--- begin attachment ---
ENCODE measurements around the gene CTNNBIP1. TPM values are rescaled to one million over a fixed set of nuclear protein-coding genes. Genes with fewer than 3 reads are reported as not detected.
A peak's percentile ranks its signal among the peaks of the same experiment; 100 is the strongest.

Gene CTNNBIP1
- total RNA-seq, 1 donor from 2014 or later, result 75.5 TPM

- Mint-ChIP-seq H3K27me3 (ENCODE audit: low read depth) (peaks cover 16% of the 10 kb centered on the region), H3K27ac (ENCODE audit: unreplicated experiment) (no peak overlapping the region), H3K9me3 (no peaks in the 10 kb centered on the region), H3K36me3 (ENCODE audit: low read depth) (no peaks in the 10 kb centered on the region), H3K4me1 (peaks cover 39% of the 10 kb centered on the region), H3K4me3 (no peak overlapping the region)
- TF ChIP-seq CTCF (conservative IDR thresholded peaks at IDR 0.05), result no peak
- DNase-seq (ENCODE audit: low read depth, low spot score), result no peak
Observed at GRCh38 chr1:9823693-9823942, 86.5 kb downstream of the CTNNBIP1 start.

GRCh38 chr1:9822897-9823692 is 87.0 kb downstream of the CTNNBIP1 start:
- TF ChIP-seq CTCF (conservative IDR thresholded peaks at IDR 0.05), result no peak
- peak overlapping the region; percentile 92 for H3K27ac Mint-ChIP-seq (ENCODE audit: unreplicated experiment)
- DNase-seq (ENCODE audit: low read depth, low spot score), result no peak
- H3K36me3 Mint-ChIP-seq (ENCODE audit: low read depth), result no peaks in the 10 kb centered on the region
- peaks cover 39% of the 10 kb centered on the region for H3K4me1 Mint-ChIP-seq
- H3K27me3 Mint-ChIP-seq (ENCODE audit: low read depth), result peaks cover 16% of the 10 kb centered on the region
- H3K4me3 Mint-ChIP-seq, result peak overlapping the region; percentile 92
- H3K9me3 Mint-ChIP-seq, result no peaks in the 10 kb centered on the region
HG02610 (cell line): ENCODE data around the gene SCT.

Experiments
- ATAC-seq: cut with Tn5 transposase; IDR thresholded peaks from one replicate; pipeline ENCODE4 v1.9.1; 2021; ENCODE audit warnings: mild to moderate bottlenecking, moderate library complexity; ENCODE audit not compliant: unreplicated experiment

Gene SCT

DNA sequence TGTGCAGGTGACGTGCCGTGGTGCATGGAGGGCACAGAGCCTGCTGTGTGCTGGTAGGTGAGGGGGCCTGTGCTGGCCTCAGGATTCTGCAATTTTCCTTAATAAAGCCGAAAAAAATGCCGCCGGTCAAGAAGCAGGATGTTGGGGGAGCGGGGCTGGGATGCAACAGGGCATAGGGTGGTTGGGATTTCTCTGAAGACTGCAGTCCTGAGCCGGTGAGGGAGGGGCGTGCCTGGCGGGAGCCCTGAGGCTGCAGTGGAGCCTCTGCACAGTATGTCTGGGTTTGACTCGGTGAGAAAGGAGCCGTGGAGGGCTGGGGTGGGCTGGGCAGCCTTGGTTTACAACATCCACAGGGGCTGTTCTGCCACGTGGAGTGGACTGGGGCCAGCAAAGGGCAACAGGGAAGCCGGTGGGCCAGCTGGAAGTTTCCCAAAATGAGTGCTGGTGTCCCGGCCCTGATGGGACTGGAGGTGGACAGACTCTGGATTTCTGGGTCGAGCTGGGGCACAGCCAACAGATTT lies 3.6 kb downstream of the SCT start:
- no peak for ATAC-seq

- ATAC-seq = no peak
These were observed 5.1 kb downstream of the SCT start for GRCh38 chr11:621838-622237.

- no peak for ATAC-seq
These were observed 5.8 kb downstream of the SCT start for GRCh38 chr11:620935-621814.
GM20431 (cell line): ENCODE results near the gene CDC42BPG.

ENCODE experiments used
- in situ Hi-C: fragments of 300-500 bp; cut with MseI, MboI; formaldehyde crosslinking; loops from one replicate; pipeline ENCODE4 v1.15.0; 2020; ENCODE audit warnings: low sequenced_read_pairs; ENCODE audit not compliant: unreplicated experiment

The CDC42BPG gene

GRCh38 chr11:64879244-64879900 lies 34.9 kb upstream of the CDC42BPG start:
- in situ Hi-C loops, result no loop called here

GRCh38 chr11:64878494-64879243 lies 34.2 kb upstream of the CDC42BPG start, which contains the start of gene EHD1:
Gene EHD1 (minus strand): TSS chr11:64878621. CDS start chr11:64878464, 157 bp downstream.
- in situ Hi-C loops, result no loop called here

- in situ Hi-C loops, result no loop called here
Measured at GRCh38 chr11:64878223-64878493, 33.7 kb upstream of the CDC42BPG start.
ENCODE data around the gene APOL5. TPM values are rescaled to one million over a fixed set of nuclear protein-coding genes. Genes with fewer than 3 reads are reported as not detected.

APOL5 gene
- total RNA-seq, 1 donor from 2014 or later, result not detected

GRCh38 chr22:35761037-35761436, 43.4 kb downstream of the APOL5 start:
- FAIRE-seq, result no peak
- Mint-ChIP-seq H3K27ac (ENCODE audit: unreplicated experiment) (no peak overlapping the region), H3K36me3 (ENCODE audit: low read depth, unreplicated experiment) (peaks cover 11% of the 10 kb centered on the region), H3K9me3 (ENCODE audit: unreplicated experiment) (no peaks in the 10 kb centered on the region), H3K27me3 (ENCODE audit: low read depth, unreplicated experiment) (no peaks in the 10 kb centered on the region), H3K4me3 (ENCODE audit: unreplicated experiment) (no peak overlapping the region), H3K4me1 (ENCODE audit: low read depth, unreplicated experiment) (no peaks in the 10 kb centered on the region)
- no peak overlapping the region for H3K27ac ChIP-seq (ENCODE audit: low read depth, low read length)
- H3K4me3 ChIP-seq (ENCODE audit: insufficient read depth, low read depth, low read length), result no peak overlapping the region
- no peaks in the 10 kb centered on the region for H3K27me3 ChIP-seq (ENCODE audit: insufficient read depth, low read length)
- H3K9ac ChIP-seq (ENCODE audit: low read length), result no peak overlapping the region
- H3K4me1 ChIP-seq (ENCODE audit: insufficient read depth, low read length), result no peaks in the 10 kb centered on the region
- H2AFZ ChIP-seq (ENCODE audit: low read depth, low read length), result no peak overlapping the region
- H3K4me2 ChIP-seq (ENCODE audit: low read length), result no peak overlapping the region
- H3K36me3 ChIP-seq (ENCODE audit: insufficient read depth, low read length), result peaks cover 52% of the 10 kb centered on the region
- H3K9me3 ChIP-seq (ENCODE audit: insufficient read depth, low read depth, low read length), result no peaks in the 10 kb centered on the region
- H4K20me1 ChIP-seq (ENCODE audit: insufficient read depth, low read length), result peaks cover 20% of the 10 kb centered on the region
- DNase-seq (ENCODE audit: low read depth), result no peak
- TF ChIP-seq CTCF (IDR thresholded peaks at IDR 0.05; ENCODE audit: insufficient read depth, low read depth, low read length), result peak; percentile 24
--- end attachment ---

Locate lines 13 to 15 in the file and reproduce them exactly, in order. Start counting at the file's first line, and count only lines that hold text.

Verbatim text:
- H3K36me3 Mint-ChIP-seq (ENCODE audit: low read depth), result no peaks in the 10 kb centered on the region
- peaks cover 39% of the 10 kb centered on the region for H3K4me1 Mint-ChIP-seq
- H3K27me3 Mint-ChIP-seq (ENCODE audit: low read depth), result peaks cover 16% of the 10 kb centered on the region